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  • Published: 17 November 2020
  • ISBN: 9780143118077
  • Imprint: Penguin
  • Format: Paperback
  • Pages: 368
  • RRP: $34.99
Categories:

A Paradise Built in Hell

The Extraordinary Communities That Arise in Disaster



From the author of Men Explain Things to Me – “A landmark book that gives impassioned challenge to the social meaning of disasters” (The New York Times Book Review)"The freshest, deepest, most optimistic account of human nature I've come across in years." -Bill McKibben

Chosen as a Best Book of the Year by the New York Times, Los Angeles Times, New Yorker, San Francisco Chronicle, Washington Post, and Chicago Tribune

The most startling thing about disasters, according to award-winning author Rebecca Solnit, is not merely that so many people rise to the occasion, but that they do so with joy. That joy reveals an ordinarily unmet yearning for community, purposefulness, and meaningful work that disaster often provides. A Paradise Built in Hell is an investigation of the moments of altruism, resourcefulness, and generosity that arise amid disaster's grief and disruption and considers their implications for everyday life. It points to a new vision of what society could become-one that is less authoritarian and fearful, more collaborative and local.

  • Published: 17 November 2020
  • ISBN: 9780143118077
  • Imprint: Penguin
  • Format: Paperback
  • Pages: 368
  • RRP: $34.99
Categories:

About the author

Rebecca Solnit

Writer, historian and activist Rebecca Solnit is the author of more than twenty books on feminism, western and indigenous history, popular power, social change and insurrection, wandering and walking, hope and disaster, including Whose Story Is This?, Call Them By Their True Names (Winner of the 2018 Kirkus Prize for Nonfiction), Cinderella Liberator, Men Explain Things to Me, The Mother of All Questions, and Hope in the Dark, and co-creator of the City of Women map, all published by Haymarket Books; a trilogy of atlases of American cities, The Faraway Nearby, A Paradise Built in Hell: The Extraordinary Communities that Arise in Disaster, A Field Guide to Getting Lost, Wanderlust: A History of Walking, and River of Shadows: Eadweard Muybridge and the Technological Wild West (for which she received a Guggenheim, the National Book Critics Circle Award in criticism, and the Lannan Literary Award). Her forthcoming memoir, Recollections of My Nonexistence, is scheduled for release in March 2020. A product of the California public education system from kindergarten to graduate school, she is a columnist at the Guardian and a regular contributor to Literary Hub.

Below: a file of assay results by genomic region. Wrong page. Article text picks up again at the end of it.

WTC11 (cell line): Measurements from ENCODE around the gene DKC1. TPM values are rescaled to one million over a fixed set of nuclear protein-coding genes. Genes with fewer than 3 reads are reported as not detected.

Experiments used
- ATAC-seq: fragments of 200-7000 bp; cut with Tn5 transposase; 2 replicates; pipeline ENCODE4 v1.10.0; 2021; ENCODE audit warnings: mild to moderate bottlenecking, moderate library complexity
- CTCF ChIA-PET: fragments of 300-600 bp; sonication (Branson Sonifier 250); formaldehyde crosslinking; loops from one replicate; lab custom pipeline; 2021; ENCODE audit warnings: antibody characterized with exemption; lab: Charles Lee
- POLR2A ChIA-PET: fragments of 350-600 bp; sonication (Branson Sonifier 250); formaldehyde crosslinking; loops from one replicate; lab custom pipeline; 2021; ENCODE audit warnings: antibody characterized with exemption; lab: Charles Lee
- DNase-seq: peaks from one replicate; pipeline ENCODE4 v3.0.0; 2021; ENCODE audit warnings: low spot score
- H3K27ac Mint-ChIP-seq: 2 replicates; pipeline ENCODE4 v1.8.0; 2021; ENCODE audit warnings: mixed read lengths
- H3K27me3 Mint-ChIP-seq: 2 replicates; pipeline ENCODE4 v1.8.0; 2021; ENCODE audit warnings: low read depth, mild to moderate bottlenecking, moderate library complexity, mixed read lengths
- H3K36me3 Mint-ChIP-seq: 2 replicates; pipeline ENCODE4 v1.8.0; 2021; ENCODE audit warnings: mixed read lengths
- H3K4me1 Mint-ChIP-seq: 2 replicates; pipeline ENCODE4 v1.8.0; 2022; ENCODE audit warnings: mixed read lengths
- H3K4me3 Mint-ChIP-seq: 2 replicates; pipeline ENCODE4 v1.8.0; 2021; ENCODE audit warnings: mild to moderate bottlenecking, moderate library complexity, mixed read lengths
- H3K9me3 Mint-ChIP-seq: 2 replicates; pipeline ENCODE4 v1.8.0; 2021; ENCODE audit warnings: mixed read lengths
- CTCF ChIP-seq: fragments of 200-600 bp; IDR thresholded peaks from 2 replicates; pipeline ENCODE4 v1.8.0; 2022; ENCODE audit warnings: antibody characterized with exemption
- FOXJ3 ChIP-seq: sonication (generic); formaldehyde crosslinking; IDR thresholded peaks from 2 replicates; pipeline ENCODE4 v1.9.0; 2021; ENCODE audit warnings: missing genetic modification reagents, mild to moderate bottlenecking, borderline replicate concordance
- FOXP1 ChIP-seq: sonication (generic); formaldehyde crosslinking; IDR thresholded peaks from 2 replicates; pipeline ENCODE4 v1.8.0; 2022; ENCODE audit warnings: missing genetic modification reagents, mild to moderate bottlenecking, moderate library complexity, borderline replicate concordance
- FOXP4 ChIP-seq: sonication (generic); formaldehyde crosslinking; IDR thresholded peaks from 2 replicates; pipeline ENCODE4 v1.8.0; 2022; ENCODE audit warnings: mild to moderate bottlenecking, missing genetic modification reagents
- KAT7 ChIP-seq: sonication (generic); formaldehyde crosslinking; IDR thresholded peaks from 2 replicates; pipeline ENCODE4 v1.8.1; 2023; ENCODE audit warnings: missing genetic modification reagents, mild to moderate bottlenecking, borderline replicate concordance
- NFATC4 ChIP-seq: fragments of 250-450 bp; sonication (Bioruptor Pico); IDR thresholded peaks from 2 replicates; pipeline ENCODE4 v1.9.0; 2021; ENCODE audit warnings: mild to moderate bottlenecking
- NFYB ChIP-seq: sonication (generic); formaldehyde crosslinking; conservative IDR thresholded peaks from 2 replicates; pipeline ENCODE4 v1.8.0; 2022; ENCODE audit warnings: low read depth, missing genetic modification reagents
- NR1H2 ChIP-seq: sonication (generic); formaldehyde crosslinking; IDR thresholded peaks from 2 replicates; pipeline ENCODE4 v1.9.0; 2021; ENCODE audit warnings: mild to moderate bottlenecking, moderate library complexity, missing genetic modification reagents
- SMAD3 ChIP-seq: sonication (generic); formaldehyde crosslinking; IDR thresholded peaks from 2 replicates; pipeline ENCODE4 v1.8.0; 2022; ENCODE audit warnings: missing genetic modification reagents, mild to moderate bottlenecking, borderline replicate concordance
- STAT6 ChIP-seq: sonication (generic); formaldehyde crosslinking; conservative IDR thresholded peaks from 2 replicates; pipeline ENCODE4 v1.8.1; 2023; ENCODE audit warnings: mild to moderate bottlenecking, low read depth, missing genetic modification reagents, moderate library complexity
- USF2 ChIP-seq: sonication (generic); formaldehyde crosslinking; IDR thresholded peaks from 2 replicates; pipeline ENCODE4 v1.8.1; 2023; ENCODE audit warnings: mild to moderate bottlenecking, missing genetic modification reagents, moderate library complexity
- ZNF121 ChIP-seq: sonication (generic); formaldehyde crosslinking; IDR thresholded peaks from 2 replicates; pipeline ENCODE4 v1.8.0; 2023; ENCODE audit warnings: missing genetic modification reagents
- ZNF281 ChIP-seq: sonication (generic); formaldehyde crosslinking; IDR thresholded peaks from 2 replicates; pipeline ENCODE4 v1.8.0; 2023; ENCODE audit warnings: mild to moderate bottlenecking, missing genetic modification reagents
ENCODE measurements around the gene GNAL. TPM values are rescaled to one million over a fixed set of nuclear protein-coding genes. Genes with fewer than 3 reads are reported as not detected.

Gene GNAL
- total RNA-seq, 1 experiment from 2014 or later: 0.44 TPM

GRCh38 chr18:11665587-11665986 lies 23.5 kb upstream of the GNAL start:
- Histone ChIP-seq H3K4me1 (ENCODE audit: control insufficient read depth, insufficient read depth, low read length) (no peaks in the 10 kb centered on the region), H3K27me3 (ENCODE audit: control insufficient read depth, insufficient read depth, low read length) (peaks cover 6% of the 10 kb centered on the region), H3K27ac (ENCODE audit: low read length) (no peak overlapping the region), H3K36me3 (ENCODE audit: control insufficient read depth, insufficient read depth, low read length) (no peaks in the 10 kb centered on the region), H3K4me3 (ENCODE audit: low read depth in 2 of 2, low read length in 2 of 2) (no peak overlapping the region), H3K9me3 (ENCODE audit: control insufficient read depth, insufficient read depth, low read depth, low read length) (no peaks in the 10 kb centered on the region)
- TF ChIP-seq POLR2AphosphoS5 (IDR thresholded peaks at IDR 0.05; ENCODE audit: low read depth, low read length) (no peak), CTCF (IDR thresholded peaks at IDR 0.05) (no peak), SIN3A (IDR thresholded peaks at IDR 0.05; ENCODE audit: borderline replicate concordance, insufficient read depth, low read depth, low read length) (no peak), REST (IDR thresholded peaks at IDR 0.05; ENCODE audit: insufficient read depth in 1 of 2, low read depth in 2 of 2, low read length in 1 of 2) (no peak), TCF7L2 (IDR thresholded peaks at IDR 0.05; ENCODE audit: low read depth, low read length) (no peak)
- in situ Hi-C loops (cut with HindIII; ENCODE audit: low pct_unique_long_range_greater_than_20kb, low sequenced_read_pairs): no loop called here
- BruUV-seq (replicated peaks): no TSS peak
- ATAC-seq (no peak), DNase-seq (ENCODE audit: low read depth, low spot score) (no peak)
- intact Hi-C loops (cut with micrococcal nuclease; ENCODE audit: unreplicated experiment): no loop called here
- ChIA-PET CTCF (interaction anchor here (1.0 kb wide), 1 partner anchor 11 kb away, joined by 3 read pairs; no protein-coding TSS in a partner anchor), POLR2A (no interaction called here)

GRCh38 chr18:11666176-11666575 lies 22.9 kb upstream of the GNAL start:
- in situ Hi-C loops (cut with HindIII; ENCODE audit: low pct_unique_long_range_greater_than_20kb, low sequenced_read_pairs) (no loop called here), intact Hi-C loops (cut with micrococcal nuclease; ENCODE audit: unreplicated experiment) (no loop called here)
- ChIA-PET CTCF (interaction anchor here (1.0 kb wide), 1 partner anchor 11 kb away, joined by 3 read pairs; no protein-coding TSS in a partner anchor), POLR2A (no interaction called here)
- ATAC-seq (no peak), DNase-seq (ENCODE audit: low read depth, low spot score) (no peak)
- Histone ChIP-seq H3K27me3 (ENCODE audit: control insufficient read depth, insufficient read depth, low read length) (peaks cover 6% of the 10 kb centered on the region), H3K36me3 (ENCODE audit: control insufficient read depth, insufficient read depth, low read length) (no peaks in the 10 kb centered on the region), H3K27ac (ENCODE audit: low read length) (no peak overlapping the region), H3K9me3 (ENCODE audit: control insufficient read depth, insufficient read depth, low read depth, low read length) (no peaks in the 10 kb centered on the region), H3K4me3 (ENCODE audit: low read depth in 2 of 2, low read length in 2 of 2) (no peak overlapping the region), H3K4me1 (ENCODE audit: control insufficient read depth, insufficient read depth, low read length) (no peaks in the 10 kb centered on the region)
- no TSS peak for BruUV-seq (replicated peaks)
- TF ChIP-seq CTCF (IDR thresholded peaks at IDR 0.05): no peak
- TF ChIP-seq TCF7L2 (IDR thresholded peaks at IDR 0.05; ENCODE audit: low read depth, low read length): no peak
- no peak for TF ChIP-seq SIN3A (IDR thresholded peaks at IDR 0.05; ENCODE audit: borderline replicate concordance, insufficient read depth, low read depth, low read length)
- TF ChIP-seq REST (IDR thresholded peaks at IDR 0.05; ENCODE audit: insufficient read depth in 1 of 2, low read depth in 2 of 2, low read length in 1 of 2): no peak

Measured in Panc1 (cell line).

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Praise for A Paradise Built in Hell

"Thought-provoking . . . captivating and compelling . . . there's a hopeful, optimistic, even contagious quality to this superb book." --Los Angeles Times "In her far-reaching and large-spirited new book, Solnit argues that disasters are opportunities as well as oppressions, each one a summons to rediscover the powerful engagement and joy of genuine altruism, civic life, grassroots community, and meaningful work." --San Francisco Chronicle   "Stirring . . . fascinating . . . presents a withering critique of modern capitalist society by examining five catastrophes . . . Her account of these events are so stirring that her book is worth reading for its storytelling alone. . . . [An] exciting and important contribution to our understanding of ourselves." --The Washington Post  

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